We created the video above from Ed Jameson’s talk about indirect cost rates and SBIR accounting at the National SBIR Conference. Here’s an overview with the key points you need to know.
In the second video in the series, How to Project an Indirect Cost Rate, we talked about the multiplier, and the kind of feedback our clients sometimes get the from the government.
For our DOD SBIR clients, it goes something like this:
- If it’s less than 2.4, there’s no feedback about price, so we believe they are perceived as inexpensive.
- At 2.4 to 2.7, there’s a normal business conversation. This is how much this will cost, this is how much we’ll pay you, expectation for performance, and so on. Interpretation = Normal.
- At 2.7 to 3.0, our clients start to hear things like, “Wow, you guys are expensive, so this better work.” Interpretation = expensive.
- At over 3.0, the government stops doing business with them.
We also made it clear that this is not set in stone. Every business and innovation is unique and there are always outliers.
Real life examples of indirect cost rates or F & A rates
We want to give you a couple of real life examples, so you can understand there isn’t a magic number, 2.5 isn’t the always the right answer. That’s not how this works.
What happens to a multiplier in a tough, competitive SBIR environment?
Jameson & Co has a client that’s doing IDIQ work and they’re also writing SBIR proposals and they’ve got some really great, high end innovations. When we first met them, we were so impressed, and we developed a perception of what their multiplier would look like. Then they showed us what it really was, and there’s was a complete disconnect.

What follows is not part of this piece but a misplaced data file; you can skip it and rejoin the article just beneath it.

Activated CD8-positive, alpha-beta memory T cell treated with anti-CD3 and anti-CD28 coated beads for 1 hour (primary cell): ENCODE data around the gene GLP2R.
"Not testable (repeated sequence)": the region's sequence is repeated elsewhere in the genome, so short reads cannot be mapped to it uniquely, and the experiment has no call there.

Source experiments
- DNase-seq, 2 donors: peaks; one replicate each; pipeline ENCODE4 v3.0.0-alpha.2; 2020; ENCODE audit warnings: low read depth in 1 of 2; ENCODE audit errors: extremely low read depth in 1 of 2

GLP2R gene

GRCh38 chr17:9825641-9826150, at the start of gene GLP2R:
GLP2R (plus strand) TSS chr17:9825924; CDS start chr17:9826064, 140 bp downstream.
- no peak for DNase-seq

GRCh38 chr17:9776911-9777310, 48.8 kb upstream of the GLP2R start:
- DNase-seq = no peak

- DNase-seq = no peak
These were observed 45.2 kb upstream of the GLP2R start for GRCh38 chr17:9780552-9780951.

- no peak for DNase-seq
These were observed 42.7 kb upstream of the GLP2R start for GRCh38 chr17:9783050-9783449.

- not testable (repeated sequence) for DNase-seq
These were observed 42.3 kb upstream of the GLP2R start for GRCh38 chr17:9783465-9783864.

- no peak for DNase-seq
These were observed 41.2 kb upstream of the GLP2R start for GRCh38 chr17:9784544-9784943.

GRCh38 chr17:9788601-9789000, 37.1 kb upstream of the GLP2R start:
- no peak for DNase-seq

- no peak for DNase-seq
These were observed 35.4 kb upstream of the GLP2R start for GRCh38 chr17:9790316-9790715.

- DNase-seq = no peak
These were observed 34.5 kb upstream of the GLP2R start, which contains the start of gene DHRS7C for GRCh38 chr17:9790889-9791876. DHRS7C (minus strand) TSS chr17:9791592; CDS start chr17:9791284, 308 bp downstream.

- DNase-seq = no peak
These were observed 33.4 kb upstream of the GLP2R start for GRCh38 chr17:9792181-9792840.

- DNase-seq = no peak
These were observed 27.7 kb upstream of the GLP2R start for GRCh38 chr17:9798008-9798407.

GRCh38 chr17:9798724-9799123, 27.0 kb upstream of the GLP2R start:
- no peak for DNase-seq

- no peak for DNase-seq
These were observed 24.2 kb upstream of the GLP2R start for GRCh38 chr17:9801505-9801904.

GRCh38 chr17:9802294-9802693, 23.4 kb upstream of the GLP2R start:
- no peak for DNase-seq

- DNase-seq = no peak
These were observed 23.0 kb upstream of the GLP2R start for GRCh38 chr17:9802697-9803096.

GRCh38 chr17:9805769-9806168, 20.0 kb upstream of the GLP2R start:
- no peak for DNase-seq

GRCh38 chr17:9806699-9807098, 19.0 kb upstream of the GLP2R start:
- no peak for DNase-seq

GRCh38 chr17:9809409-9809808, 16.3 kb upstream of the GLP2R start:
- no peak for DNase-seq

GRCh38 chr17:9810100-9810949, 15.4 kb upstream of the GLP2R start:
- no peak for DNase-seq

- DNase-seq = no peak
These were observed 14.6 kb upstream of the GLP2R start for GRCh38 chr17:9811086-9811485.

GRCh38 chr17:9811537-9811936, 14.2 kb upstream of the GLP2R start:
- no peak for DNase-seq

Our client explained, “When the sequestration was announced the director at Wright Patterson called all the contractors in and said if you want to keep doing business with us you have to do what you’re doing or better at 30% less or we’re not going to do business with you anymore.” My client told me that since that meeting, nobody has won award at Wright-Patt that’s been more than 1% higher than the low cost bidder on any project. That’s the environment he’s working in and it’s a tough one.
Knowing and understanding your federal government customer has its benefits
We have another customer from New York, a really savvy experienced SBIR player. He flies all over the place and talks to the customers about their problems and their ability to fund contracts. He’s really in touch with his customer’s goals, and their pressures. He has a 3.4 multiplier and they couldn’t care less because he’s solving their problems!
The more innovative and unique the idea, the better the chance for a higher multiplier
We have another client in Texas who has the biggest rate you’ve ever seen. His stuff is so incredible, so complex that when explains it, we can’t even keep up with him. He gets to have a massive rate because he has a big innovation that’s unique, cutting edge, and no one else is doing it.
Undercutting the competition by undercutting your multiplier
Finally, I have the unfortunate case of a client who spun out of a big company. This big company was doing business with the government and they had a multiplier of about 2.8.